Remember back in April when I wrote this post on multi-factor authentication (MFA) for Office 2013? (It’s OK if you don’t, because you can go read it now.) Good news: one of the things required to ship MFA in office is an updated version of the Active Directory Authentication Library, or ADAL. Well, guess what? A couple of days ago, Microsoft announced a major Azure AD update that includes a new release of ADAL. The release notes don’t specifically mention MFA support in ADAL, but they do say that ADAL 2.0 supports “new authentication flows” so I am hopeful that this is the release required to unlock Office 2013 MFA support. I guess we’ll see; it wouldn’t surprise me to see Microsoft announce its availability at TechEd Europe, since that’s the next major event on their schedule. Stay tuned…
Category Archives: UC&C
It must be the season or something. Like several of my peers (e.g. Paul, Phoummala, and Michael, to name 3), I’m moving on from my current position to a unique new challenge. In my case, I’m taking the role of Principal Architect at Summit 7 Systems.
Astute readers may remember that, just about a year ago, I joined Dell’s global services organization as a global principal consultant. I was fortunate to work with a large group of extremely smart and talented people, including several MCMs (Todd, Dave, Andrew, Ron, and Alessandro, y’all know who I’m talking about!) Working for a large company has both its benefits and challenges, but I was happy with the work I was doing and the people I was working with. However, then this happened.
Scott Edwards, cofounder of Summit 7 and a longtime friend from my prior time in Huntsville, told me that he wanted to grow Summit 7’s very successful business, previously focused on SharePoint and business process consulting, to expand into Office 365, Lync, and Exchange. Would I be interested in helping? Yes, yes, I would. Summit 7 is already really well known in the SharePoint world, with customers such as NASA, Coca-Cola, Nucor Steel, and the State of Minnesota. SharePoint consulting is a very different world in many ways from what I’m used to, so it will be interesting, challenging, and FUN to carry the Lync/Exchange/365 torch into a new environment.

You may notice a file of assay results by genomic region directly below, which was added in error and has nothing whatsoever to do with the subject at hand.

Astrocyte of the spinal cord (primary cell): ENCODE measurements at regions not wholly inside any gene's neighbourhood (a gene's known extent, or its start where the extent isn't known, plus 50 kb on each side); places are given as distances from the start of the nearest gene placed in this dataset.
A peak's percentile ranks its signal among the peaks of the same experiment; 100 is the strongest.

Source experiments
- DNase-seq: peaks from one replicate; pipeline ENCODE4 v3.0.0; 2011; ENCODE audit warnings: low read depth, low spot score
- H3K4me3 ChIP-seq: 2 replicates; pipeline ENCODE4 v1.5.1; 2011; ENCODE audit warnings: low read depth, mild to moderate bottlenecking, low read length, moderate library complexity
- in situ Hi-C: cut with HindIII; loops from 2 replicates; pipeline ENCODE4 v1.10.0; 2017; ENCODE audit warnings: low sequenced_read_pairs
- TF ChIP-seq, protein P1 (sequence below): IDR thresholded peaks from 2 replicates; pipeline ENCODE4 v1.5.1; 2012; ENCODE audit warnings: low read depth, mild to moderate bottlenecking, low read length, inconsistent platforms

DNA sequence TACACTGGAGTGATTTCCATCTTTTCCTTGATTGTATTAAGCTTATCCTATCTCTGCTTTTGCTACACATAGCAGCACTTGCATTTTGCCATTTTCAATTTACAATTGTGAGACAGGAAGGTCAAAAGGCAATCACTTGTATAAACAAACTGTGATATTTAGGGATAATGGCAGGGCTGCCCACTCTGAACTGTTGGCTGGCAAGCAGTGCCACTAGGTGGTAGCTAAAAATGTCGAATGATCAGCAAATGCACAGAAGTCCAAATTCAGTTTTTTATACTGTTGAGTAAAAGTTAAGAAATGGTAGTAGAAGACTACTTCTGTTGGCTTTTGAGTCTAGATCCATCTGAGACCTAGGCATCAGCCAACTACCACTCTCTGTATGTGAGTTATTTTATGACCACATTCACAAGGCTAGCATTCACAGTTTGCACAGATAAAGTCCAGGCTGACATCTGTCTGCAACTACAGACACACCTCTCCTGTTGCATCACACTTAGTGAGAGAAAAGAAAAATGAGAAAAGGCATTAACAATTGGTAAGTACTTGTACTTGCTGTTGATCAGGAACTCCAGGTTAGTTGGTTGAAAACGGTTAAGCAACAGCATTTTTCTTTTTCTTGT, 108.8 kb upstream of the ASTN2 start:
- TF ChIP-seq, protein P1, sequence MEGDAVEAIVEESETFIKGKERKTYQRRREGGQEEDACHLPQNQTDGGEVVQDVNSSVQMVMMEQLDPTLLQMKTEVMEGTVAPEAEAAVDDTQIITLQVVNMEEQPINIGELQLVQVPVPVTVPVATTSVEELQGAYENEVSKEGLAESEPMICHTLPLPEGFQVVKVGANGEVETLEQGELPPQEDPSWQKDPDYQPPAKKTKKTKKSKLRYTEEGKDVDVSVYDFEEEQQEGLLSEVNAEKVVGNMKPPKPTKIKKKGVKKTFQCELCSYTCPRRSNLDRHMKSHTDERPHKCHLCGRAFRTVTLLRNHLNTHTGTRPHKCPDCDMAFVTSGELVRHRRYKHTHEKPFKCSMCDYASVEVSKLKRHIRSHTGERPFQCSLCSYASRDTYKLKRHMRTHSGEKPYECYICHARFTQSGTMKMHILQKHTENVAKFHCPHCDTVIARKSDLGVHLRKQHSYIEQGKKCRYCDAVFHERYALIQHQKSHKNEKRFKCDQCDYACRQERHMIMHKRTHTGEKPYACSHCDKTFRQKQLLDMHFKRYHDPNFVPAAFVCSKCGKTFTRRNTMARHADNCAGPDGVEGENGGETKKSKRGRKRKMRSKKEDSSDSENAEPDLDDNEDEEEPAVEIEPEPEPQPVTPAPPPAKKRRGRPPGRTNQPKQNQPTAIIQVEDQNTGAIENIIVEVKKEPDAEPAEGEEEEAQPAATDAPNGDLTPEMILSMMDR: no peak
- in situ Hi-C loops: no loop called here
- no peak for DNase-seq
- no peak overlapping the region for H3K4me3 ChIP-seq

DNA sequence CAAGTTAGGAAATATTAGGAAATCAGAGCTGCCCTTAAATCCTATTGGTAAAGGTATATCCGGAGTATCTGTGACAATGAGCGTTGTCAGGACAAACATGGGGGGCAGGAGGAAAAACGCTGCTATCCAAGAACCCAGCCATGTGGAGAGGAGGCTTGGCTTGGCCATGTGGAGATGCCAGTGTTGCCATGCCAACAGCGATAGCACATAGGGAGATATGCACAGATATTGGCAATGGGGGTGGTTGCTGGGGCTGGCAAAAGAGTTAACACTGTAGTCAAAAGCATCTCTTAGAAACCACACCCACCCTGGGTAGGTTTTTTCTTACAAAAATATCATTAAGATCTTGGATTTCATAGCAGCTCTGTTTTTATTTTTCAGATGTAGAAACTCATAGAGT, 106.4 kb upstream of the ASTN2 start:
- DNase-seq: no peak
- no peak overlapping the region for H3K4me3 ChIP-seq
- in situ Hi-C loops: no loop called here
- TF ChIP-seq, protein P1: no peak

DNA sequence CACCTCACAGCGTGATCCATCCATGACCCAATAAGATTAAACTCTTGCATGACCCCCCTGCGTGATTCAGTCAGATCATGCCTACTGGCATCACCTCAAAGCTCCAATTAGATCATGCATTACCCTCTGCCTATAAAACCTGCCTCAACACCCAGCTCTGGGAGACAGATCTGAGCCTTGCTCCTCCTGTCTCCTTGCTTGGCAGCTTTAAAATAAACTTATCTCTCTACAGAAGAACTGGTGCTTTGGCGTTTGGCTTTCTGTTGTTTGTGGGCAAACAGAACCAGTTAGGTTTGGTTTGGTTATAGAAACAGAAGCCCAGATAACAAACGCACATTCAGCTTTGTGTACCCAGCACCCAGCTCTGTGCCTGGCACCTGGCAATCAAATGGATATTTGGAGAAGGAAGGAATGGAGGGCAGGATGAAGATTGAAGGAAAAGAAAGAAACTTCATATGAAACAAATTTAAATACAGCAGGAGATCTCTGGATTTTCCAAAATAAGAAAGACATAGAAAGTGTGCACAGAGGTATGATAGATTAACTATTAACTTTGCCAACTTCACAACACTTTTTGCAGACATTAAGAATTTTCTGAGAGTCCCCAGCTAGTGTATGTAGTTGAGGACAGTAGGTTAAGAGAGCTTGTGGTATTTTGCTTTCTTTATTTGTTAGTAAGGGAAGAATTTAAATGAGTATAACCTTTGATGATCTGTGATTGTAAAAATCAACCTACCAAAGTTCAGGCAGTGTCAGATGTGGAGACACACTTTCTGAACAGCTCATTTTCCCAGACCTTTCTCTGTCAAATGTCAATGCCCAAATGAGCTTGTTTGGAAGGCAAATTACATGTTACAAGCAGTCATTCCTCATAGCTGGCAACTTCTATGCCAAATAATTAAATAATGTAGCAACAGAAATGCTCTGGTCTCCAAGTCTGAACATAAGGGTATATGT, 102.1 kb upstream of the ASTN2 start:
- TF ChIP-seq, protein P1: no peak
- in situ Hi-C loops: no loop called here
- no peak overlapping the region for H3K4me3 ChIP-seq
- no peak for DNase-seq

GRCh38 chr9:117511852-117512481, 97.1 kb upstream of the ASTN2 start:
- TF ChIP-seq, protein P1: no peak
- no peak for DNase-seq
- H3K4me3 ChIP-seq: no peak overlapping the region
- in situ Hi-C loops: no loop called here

In my new role, I’ll be building a practice essentially from scratch, but I’ll be able to take advantage of Summit 7’s deep bench of project management, business process consulting, marketing, and sales talent. I’m excited by the opportunity, which is essentially the next step forward from my prior work as a delivery specialist. I am not yet taking over the role of Summit 7’s corporate pilot, but that’s on my to-do list as well. (A couple of folks have already asked, and the answer is: yes, I will be flying myself occasionally to customer gigs, something that Dell explicitly forbade. Can’t wait!)
This is an exciting opportunity for me and I relish the chance to get in and start punching. Stay tuned! (Meanwhile, you can read the official Summit 7 press release here.)
So the news is out: Microsoft is rolling MEC, Lync Conference, and SharePoint Conference into a single “unified commercial technology conference” in Chicago next year. MVPs were notified that this change was in the works, and there was a lot of vigorous discussion. Now that the cat has been debagged, I wanted to share a few thoughts about this new conference. For perspective, I should say that I attended almost all of the original MEC conferences back in the day and hit both “next-gen” MECs and this year’s Lync Conference. I have also spoken at TechEd around a dozen times all told; I co-chaired Exchange Connections for a number of years and am a repeat speaker there as well, so I am thoroughly familiar with the landscape of Exchange and Lync-oriented conferences. (Since I haven’t been to SPC, any time I talk about MEC or LyC you can just mentally search-and-replace “SPC” in there if you like.)
Is this just TechEd 2.0?
The announcement, bylined with Julia White’s name, says that Microsoft is combining MEC, LyC, and SPC to provide a unified event that will give attendees “clearer visibility into Microsoft’s future technology vision and roadmap” and “unparalleled access to Microsoft senior leaders and the developers who write the code.” One of the most valuable aspects of the current set of product-specific conferences, of course, is the deep engagement with people from each specific product group. The enthusiasm and passion that the developers, testers, support engineers, PMs, and leaders of the Exchange and Lync product groups shines through: they are just as happy and excited to be there as the attendees are, and this creates a unique energy and sense of community that are consistently absent from TechEd.